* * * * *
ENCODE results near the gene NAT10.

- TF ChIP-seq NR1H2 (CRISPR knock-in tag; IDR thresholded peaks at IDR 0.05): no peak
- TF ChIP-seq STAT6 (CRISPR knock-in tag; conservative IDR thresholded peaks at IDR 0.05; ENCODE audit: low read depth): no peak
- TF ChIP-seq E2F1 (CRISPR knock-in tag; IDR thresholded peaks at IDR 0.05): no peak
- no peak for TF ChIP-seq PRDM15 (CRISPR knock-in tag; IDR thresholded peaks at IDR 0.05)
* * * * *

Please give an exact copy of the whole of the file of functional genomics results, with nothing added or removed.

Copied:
ENCODE results near the gene NAT10.

- TF ChIP-seq NR1H2 (CRISPR knock-in tag; IDR thresholded peaks at IDR 0.05): no peak
- TF ChIP-seq STAT6 (CRISPR knock-in tag; conservative IDR thresholded peaks at IDR 0.05; ENCODE audit: low read depth): no peak
- TF ChIP-seq E2F1 (CRISPR knock-in tag; IDR thresholded peaks at IDR 0.05): no peak
- no peak for TF ChIP-seq PRDM15 (CRISPR knock-in tag; IDR thresholded peaks at IDR 0.05)